The Broad Museum is still under construction in downtown LA. The $140 million complex, named for wealthy LA philanthropist Eli Broad, will be finished sometime next year.
But today, reporters were given a hard-hat tour of the building.
I went along, and talked to Steve Chiotakis about what I saw:
The big piece of news today is that admission to the museum will be free. There will be special exhibitions that will come with a charge, but the organization says there’ll be some discounted admission available.
The museum is on Grand Avenue, between 2nd and 3rd Streets. It’s an impressive block, with Walt Disney Concert Hall, MOCA, REDCAT, The Music Center, Colburn School and Grand Park.
The museum is made of concrete, steel, and fiberglass reinforced concrete. It was designed by Diller Scofidio + Renfro, the studio behind the Lincoln Center for the Performing Arts, the High Line in New York, the Institute for Contemporary Arts in Boston, and much more.
The building has LEED Silver certification (a step below gold and platinum). It will have electric car charging stations, rooftop drains routed to street gardens to filter the runoff, and high-efficiency plumbing.
The design incorporates two elements they’ve called “the veil” and “the vault.” The vault is shaped like an anvil inside the building. That’s where the archive and storage is, and takes up most of the second floor. The veil is a porous, honeycomb-like structure that surrounds the building, letting in natural light. On the first floor there’ll be a bookshop, retail store and restaurant, a lobby with art, and a special exhibition space. There’s an escalator, circular elevator, and stairwell that takes you to the third floor. There’s about an acre of gallery space there, with 23 foot tall ceilings, and that’s where the permanent exhibition is housed.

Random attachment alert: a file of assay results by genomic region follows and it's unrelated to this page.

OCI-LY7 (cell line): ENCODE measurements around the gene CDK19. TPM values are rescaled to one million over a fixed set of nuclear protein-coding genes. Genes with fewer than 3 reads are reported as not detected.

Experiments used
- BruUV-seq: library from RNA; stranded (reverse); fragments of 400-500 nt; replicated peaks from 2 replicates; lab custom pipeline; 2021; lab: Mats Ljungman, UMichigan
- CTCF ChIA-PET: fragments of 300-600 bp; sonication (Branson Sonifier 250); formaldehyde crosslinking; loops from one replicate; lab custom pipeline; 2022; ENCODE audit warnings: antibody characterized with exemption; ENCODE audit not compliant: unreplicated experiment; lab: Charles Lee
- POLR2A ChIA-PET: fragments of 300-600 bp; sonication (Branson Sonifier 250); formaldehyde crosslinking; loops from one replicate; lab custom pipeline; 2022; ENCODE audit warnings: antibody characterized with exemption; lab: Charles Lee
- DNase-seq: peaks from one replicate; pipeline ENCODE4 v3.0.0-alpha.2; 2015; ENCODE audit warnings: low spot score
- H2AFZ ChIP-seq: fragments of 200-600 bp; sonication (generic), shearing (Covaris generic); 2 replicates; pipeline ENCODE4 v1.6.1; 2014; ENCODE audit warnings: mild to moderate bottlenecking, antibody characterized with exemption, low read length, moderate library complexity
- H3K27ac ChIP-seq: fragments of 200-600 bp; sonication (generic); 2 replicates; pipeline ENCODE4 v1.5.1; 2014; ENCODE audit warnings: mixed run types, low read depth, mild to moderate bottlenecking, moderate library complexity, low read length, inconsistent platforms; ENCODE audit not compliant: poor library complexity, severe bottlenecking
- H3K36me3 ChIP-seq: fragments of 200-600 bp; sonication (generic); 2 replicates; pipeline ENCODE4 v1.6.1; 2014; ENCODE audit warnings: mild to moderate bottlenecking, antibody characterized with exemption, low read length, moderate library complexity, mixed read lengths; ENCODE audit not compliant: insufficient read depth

What’ll be on the walls? The Broad collection contains nearly 2,000 pieces. There’ll be works by Andy Warhol, Jeff Koons, Ed Ruscha, Joseph Beuys, Alexander Calder, Urs Fischer, Barbara Kruger, Jasper Johns and others.
The founding director of the Broad, Joanne Heyler, is also the chief curator, and says the art will be different from MOCA Grand, just across the street.
“My hope would be that we offer a mixture of populist, well-known, established themes and artists, but also bring forward some investigative and more experimental shows as well, ” Heyler told me.
The museum is expected to open in late 2014.